Argentina's biggest car maker, Renault, is to halve the workday for 1,300 workers, preventing firings as sales stall in a flagging economy, Bloomberg News reported.

Renault and its mechanics union agreed on the plan for the Cordoba plant, which will cut production by 47 percent to about 170 cars a day, Omar Dragun, general secretary of the Cordoba branch of the mechanics union, told the news organisation.

"This plan will avoid firings this year and avoid having some people suspended and others not," said Dragun. "This way everyone will work a little."

Bloomberg said that the agreement to reduce hours will save 400 jobs that the carmaker said in October it might eliminate.

Renault's sales dropped 20 percent last year to 56,177 vehicles from 1999. A Renault spokeswoman told Bloomberg that the plan would be reviewed at the end of June.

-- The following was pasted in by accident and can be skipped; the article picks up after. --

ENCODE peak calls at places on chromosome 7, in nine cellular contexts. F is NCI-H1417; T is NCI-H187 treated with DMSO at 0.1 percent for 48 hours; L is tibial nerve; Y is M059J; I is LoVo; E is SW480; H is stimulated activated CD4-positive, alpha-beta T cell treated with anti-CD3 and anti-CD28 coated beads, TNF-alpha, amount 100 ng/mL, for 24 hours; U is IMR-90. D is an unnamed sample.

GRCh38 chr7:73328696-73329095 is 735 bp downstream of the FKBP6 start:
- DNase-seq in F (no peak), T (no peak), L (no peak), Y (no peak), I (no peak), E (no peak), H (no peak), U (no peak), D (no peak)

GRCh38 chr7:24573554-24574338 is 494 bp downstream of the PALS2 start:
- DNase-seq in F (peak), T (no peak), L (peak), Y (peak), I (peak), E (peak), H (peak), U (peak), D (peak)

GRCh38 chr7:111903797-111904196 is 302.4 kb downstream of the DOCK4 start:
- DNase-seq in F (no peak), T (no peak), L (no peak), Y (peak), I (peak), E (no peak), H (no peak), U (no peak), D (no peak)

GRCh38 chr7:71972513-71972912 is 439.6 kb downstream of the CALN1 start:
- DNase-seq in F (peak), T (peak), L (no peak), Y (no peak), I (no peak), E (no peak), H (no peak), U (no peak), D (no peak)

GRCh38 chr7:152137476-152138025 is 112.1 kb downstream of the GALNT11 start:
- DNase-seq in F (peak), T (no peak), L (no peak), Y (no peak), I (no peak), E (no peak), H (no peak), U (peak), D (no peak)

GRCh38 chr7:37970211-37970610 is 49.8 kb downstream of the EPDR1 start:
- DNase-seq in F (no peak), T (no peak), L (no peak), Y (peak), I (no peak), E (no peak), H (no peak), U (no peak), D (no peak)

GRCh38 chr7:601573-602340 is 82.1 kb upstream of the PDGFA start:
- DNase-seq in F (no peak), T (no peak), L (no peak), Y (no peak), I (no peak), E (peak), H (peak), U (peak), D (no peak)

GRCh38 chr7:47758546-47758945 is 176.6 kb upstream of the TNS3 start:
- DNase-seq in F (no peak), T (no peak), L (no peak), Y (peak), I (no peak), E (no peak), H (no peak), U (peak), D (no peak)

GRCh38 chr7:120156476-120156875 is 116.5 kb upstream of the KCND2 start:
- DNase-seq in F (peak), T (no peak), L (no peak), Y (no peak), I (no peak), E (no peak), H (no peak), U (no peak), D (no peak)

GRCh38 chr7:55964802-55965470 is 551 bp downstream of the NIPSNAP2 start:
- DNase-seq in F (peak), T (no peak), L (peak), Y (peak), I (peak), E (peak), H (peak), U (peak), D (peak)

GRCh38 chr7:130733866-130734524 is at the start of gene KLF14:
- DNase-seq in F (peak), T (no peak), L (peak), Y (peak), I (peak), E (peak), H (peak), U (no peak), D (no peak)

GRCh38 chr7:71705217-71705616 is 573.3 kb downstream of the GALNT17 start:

Bloomberg said that car companies have pressured the Argentine government to cut taxes to help lower the cost of a new car after the Oct. 31 expiration of a government-sponsored car swap program.

The industry and the government have yet to reach an agreement on how to lower costs. Companies expect sales to pick up in the second quarter, helped by lower interest rates and a growing economy, forecast by the government to grow by 2.5 percent this year.

Employees will be paid normally for the four hours a day they work and paid under a special scale for the 100 hours a month they don't work. Workers will lose an estimated three days worth of pay per month, Dragun told Bloomberg News.

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